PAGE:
The US electric sector is surprisingly easy to understand. It’s big, capital-intensive, complicated and integral to our standard of living – which gives it a massive bias in favor of the status quo. Neither its owners nor its regulators have any incentive to risk their money or their careers with sudden change. This makes it fairly predictable: take what’s happening today, and assume that will continue indefinitely forward until such time as (a) we overshoot some fundamental technical constraint and/or (b) some regulatory action upends the balance of power in the industry.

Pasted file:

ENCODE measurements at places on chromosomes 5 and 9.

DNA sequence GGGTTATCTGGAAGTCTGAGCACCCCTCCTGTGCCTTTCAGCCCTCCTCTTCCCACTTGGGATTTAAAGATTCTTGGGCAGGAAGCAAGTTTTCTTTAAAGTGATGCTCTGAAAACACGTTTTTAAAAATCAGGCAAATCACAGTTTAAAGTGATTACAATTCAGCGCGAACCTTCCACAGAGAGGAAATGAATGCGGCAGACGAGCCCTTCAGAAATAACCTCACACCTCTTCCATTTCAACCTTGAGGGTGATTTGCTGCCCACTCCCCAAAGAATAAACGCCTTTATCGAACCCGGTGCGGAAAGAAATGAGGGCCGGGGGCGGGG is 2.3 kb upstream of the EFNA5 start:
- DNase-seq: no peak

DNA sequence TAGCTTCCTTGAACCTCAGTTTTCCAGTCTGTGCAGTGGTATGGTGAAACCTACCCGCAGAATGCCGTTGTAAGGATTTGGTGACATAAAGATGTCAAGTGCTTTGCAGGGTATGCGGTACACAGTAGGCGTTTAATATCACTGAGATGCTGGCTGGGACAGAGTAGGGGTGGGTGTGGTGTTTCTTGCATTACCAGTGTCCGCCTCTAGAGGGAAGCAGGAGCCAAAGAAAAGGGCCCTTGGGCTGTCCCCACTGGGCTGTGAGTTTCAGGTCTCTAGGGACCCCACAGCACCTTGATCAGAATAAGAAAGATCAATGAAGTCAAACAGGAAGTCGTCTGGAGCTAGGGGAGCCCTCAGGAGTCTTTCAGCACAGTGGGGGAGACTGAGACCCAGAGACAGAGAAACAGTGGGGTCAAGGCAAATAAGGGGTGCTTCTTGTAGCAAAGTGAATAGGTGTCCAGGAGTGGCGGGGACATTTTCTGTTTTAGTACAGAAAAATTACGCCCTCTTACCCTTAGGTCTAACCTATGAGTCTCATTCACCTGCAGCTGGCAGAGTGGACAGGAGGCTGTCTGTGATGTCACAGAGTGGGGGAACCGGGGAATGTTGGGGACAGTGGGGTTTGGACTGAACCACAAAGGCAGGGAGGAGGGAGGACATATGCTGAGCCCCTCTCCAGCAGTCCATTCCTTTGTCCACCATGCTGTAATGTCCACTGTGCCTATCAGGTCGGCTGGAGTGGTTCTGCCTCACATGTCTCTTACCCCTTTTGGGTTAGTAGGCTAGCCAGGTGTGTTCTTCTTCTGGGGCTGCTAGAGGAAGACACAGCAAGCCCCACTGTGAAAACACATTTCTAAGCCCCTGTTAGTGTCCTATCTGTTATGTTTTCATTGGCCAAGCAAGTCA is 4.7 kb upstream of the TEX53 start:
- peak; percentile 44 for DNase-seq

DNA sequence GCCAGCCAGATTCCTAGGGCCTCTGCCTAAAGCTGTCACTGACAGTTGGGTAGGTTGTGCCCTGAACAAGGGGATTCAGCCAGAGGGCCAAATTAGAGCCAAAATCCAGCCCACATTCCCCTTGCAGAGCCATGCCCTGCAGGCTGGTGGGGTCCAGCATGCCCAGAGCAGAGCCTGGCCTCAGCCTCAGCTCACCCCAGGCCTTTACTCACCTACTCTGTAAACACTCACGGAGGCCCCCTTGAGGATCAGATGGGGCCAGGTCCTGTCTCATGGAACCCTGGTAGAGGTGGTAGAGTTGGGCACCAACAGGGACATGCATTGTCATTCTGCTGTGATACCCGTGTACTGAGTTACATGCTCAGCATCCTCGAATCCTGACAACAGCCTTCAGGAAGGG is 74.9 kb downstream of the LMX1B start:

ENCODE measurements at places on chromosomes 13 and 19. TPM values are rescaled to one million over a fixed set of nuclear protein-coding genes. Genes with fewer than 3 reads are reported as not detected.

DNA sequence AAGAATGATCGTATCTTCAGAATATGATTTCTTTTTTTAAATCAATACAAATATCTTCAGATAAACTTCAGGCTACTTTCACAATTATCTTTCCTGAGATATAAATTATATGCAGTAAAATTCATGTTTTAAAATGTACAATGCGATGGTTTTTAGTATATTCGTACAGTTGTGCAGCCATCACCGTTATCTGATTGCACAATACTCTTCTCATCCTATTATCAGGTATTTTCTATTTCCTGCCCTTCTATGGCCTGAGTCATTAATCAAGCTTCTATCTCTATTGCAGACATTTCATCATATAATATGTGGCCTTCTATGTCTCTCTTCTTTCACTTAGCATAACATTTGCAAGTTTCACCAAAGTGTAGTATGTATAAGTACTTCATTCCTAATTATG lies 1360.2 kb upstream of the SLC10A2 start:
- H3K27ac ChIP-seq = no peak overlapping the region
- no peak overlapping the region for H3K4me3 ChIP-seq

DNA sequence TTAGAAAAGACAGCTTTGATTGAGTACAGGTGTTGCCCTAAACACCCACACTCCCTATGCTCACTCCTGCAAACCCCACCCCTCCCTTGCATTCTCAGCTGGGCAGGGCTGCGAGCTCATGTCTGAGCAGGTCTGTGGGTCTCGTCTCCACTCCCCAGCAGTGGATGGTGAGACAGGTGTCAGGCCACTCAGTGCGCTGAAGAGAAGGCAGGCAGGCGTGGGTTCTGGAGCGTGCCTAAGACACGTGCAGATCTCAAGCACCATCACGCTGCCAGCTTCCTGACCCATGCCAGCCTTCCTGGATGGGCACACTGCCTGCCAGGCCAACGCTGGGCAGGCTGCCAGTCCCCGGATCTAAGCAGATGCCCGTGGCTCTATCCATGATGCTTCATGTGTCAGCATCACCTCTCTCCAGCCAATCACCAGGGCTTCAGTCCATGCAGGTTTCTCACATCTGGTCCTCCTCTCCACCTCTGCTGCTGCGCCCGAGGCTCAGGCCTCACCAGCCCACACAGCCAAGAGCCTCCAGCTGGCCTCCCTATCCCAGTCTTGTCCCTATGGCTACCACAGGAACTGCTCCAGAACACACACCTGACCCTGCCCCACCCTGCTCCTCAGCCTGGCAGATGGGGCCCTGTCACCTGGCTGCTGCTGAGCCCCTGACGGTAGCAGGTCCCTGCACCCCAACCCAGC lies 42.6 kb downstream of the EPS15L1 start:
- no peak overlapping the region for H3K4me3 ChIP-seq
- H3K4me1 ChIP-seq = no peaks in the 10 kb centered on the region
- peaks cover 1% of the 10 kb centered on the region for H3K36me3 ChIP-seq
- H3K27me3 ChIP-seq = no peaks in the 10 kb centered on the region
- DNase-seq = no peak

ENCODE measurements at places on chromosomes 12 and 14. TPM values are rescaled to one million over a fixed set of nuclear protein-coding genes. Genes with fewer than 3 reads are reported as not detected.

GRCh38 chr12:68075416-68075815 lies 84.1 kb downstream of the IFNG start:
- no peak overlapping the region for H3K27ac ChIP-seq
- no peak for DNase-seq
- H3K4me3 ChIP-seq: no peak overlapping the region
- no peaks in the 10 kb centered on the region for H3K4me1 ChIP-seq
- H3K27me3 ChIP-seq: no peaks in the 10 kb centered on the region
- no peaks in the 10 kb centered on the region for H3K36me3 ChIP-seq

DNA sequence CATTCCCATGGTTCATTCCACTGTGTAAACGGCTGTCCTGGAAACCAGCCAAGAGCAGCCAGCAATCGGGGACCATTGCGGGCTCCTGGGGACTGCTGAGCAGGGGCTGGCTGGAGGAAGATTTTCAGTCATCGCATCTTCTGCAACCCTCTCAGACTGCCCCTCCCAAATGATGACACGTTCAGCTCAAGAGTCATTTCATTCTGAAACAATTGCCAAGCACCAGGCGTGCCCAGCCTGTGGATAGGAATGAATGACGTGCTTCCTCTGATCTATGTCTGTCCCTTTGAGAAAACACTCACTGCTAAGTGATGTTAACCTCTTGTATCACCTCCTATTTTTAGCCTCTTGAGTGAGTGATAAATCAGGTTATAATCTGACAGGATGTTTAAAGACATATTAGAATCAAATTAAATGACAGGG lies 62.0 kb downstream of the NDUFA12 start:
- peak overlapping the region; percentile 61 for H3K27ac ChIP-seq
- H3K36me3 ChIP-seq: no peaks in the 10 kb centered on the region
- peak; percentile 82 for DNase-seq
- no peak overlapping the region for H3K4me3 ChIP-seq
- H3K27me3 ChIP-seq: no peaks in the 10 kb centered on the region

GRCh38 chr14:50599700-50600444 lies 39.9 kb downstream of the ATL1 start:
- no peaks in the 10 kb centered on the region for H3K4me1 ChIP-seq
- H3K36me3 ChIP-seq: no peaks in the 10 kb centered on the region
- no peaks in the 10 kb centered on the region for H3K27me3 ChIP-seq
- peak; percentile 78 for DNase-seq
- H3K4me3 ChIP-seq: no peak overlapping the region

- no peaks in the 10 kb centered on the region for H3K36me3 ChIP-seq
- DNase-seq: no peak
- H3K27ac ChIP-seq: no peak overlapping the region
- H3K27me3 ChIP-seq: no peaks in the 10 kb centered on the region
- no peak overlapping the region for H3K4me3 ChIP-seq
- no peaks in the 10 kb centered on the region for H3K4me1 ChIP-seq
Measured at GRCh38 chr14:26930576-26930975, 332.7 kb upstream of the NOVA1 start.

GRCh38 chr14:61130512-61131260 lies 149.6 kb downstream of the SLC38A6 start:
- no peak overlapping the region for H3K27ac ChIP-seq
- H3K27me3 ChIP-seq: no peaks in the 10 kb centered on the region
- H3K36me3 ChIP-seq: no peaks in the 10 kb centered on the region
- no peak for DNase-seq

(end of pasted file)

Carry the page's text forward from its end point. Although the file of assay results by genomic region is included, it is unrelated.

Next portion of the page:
There have been several, noteworthy instances where regulatory reform led to rapid change: in particular, comprehensive energy bills passed in 1935 (PUHCA), 1978 (PURPA) and 1992 (EPACT). But comprehensive, ambitious legislation isn’t the current Congressional toolbox. So status quo is a safe bet.
However, that doesn’t infer stability of anything other than the trend line. John Allen Paulos made a (painfully) amusing observation in his book Innumeracy that based on current trends, there would soon be a one year waiting list for abortions. Thus do stable, linear sequences head inexor... Read more